The Golden Mushussu Picture

Edit: Added notes about the relationship between Labbu and Mušḫuššu and a link to a book

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Trabajos relacionados/related works

Mušḫuššu symbols, La Paleta de Narmer, Serpopardos de Narmer, Narmer palette 3
El Mušḫuššu/Mušhuššu (𒈲𒄭𒄊) es mi criatura mitológica favorita de todos los tiempos. Esto es un tributo a esta excelente criatura.
The Mušḫuššu/Mušhuššu (𒈲𒄭𒄊) is my favourite mythology creature ever. This is a tribute to this magnificient creature.

Descripción/Description


El Mušḫuššu/Mušhuššu es una serpiente dragón propia del mundo mesopotámico, desde el periodo acadio hasta el periodo helenístico, como un símbolo de diferentes dioses o como un híbrido mágico protector no asociado de manera específica a ninguna divinidad. Comparando la figura mostrada en las puertas y la Vía Procesional en Babilonia con la descripción de las operaciones de construcción dadas por el Rey Nebucodonosor II (que reinó del 604-562 a.c.), ha sido posible identificar la criatura con certeza con el nombre acadio de Mušḫuššu/Mušhuššu "serpiente furiosa". Las complejas mitologías y las asociaciones divinas que rodean esta criatura sólo han sido recopiladas y explicadas recientemente.

El Mušḫuššu/Mušhuššu fue originariamente un sirviente de Ninazu, el dios de la ciudad de Ešnunna. Fue "heredado" por el dios Tišpak, cuando éste remplazó a Ninazu como dios de la ciudad en el periodo acadio o paleobabilónico, y en Lagaš llegó a ser asociado con el hijo de Ninazu, Ningišzida. Probablemente después de la conquista de Hammurapi de Ešnunna, la criatura fue transferida al nuevo dios nacional babilónico, Marduk, y después a Nabû.

La conquista de Babilonia por el rey asirio Senaquerib (que reinó del 704 al 681 a.c.) llevó al motivo a Asiria, normalmente como bestia del dios estatal Aššur. En el relieve de Senaquerib en Maltai, sin embargo, acompaña a tres dioses diferentes: Aššur, Ellil (Enlil) y otro dios, muy probablemente Nabû.

Texto: Traducido por Jakeukalane, tomado de Gods, Demons and Symbols of Ancient Mesopotamia.

The Mušḫuššu/Mušhuššu was a dragon-serpent from the mesopotamian mythology, since the akkadian period to the helenistic period, as a symbol of diferents gods or as a protector magical hybrid not associated specifically to any deity.

The Mušḫuššu/Mušhuššu (dragon-serpent) was associated with several gods in Mesopotamian history. It was a servant of Ninazu, the city-god of Ešnunna in the third millennium and the son of Ereškigal, the queen of the underworld. When Ninazu was displaced by Tišpak, the Hurrian storm god, as the city-god of Ešnunna, the Mušḫuššu/Mušhuššu came to be seen as a mount for Tišpak. In the Labbu-myth, Tišpak subdues the Mušḫuššu (Edit: The Labbu serpent [labbu is a poetic name for "lion" but it is interpreted in that myth as "furious". Labbu snake may be a different serpent, because of his description. Maybe is only the evolution of the creature. For further discusion look here) and so brings this fierce monster under his control. The snake-dragon figure in Mesopotamian iconography has the body of a snake, the front legs of a lion, the back legs of a bird, a serpentine neck and a head with horns. When Hammurapi conquered Ešnunna, the Mušḫuššu/Mušhuššu became the servant of Marduk; later it served Nabû. Under the Assyrians, the Mušḫuššu/Mušhuššu served Aššur. As a composite being of two wild, terror-inspiring animals, the snake-dragon (perhaps a roaring lion-dragon) with a venomous bite was a foe beyond all foes. Such a powerful monster would be a fitting symbol for the deity regarded as exercising sovereignty in Mesopotamia.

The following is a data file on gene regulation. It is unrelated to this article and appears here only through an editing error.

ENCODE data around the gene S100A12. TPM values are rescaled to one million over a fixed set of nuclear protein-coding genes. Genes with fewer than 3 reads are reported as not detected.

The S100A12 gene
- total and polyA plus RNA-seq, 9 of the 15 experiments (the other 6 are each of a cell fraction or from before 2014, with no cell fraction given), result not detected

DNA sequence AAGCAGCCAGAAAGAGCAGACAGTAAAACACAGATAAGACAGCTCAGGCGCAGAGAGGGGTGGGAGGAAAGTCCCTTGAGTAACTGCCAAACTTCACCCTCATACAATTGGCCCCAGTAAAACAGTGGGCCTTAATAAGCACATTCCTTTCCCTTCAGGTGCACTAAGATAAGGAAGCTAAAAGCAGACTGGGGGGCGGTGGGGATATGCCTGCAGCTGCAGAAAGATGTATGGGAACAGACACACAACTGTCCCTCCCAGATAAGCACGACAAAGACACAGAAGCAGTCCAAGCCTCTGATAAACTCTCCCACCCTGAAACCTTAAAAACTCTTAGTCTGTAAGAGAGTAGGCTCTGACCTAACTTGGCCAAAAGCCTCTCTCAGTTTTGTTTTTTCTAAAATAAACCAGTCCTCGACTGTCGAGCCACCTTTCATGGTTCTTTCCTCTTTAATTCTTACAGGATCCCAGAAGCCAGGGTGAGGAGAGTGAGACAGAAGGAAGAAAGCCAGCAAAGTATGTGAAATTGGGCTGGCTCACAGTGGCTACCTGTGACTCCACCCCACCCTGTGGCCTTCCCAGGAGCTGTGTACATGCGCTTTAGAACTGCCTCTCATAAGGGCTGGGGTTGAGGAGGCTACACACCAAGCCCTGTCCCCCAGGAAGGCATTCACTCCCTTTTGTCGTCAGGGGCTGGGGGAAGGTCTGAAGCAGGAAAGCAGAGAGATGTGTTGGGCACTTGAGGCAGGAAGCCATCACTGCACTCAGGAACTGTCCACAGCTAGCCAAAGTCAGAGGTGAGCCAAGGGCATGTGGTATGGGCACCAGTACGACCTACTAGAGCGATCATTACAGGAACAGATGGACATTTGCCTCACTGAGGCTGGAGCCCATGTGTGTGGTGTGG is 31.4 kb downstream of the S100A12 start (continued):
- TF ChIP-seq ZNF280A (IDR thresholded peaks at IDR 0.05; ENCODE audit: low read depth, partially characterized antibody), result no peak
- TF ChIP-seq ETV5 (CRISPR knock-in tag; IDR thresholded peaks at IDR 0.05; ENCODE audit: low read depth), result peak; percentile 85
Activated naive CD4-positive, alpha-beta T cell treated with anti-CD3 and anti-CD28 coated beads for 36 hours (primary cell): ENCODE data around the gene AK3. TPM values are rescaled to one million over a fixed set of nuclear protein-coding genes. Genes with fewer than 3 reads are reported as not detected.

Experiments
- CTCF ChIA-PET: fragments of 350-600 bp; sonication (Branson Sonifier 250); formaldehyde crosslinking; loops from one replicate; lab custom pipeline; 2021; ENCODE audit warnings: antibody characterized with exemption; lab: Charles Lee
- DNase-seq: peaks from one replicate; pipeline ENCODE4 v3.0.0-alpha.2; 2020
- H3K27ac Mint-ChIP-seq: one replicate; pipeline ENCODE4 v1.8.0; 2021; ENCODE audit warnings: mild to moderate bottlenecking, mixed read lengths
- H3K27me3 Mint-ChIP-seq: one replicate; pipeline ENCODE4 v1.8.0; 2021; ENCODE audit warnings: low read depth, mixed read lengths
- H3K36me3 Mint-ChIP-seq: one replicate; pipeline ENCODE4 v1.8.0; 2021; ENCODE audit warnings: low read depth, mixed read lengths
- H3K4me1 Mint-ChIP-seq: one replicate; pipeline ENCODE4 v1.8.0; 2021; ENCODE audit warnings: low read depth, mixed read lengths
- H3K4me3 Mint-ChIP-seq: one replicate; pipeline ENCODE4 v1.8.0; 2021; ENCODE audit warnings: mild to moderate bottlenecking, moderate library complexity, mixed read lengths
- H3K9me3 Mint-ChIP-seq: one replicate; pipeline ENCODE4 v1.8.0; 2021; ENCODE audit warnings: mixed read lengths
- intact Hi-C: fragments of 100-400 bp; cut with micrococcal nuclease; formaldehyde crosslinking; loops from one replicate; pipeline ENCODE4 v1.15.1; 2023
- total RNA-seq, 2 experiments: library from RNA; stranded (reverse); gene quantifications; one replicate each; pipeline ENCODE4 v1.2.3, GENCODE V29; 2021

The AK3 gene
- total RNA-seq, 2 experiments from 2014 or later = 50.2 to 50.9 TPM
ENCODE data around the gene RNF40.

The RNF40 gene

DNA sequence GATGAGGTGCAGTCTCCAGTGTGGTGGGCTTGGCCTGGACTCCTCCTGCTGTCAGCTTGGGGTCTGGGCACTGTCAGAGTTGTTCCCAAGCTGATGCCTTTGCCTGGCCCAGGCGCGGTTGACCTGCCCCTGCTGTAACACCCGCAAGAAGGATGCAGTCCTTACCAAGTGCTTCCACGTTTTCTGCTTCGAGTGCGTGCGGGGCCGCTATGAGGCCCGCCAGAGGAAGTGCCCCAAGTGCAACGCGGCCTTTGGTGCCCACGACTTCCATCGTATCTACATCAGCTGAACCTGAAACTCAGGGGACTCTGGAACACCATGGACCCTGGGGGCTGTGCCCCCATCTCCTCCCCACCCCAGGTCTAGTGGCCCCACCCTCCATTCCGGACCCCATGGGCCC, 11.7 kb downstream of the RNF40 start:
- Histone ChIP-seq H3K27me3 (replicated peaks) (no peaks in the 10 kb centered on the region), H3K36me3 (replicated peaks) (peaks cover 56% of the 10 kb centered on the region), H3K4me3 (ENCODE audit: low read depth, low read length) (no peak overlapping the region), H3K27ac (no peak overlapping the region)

"The cities have gone to ruins, the nations [have become...],
the people have decreased in number o[n the earth]
to their noise [Furious-Snake does] not [pay attention],
on their cries he has no [pity]"
"Who has [created Furious]-Snake?"
"Sea has [created Furious]-Snake,
but Enlil in heaven designed [its form].


Fragment of the Labbu Myth mentioned before. "To the Euphrates and beyond, Archaeological studies in honour of Maurits N.van Loon".


I used a diferent source for the text in english, not very different really and a bit more descriptive. I want to avoid to translate my translation (english-spanish-english). The gods mentioned are almost the same with the exception that the previous excerpt mentioned Ningišzida (in Lagaš) and the relief of Senaquerib in Maltai (Malthayiah) with the gods Aššur, Ellil (Enlil) and probably Nabû mounted in Mušḫuššu/Mušhuššu

Text: Spirit and reason : the embodied character of Ezekiel's symbolic thinking. Despite of the confusing title, this extract is reliable.

Mušhuššu

Imagen original/Original image

Hecho con/done with


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